4. The method of claim 3 wherein step (b) further includes the step of: in an absence of a user-specified clock net criticality value for any of the clock nets, assigning a default value.
5. The method of claim 4 wherein step (b) further includes the step of: prioritizing the dummy regions such that between two dummy regions located adjacent to clock net wires of the same width, the dummy region that is adjacent to a clock net having a higher criticality value is filled with dummy metal after the other dummy region.
6. The method of claim 5 wherein step (b) further includes the step of: calculating a timing factor for each dummy region located adjacent to a clock net by multiplying a width of the clock net wire by the clock net criticality value.
7. The method of claim 6 wherein step (b) further includes the step of: assigning a timing factor value of 0 to all dummy regions not adjacent to a clock-net wire.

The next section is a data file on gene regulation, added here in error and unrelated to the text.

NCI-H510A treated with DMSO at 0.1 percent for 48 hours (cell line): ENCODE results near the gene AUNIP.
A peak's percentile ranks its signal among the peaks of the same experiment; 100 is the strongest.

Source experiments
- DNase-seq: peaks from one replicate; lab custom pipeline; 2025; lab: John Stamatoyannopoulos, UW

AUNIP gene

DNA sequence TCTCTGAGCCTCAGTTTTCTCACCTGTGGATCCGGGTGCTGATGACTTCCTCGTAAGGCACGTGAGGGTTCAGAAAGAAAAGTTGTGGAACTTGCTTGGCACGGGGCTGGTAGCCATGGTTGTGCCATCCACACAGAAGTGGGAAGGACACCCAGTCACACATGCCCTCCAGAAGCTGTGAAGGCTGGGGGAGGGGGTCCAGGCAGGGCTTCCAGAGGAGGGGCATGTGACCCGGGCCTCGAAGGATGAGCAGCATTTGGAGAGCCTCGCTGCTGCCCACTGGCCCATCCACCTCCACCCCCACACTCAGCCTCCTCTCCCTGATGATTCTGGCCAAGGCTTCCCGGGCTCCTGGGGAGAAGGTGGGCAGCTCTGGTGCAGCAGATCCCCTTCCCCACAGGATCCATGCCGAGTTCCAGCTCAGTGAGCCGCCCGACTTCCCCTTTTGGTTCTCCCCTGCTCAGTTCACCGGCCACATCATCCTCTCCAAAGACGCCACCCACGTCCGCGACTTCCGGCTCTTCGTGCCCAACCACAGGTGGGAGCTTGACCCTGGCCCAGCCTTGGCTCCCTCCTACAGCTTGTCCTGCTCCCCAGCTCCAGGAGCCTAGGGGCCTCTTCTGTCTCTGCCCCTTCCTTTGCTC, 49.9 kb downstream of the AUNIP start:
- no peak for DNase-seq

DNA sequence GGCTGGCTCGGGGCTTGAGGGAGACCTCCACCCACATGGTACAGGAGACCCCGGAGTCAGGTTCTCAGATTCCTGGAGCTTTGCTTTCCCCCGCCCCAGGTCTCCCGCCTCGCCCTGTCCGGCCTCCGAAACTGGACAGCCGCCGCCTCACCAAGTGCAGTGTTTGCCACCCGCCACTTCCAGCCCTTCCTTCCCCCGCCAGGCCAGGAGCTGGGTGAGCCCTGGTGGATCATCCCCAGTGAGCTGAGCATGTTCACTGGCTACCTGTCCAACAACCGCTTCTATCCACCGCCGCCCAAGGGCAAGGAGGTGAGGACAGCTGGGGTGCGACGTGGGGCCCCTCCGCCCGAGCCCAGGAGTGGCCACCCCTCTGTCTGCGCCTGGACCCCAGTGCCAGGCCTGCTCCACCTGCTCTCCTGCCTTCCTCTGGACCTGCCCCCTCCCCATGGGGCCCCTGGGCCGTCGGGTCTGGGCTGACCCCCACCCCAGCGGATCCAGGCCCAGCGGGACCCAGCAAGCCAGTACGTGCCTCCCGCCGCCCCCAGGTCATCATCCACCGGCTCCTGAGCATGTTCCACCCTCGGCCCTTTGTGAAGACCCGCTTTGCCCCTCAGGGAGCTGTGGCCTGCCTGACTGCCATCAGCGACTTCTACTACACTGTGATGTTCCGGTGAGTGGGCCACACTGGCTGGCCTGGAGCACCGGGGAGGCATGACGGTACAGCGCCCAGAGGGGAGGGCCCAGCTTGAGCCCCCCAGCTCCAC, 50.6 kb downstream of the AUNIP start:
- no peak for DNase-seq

8. The method of claim 7 further including the step of: maintaining a dummy region list for each tile in the design.
9. The method of claim 8 wherein step (b) further includes the step of: sorting the timing factors assigned to each of the dummy regions in the list in order to prioritize the dummy regions in the tile.
10. The method of claim 9 wherein step (b) further includes the step of: inserting dummy metal into the dummy regions starting with the first dummy region on the list until a minimum density requirement for the tile is met.
11. The method of claim 10 wherein step (b) further includes the step of: after each dummy metal insertion, adding the area of the inserted dummy metal to an interconnect area property of the tile.
12. The method of claim 11 wherein step (b) further includes the step of: calculating a dummy metal area that needs to be inserted in the tile to meet a minimum density requirement as:

Dummy Metal Area=(Minimum Density*Tile Area)−Interconnect Area.
13. The method of claim 1 wherein step (a) further includes the step of: initializing a dummy region list for each tile as a single rectangle corresponding to the outline of the tile.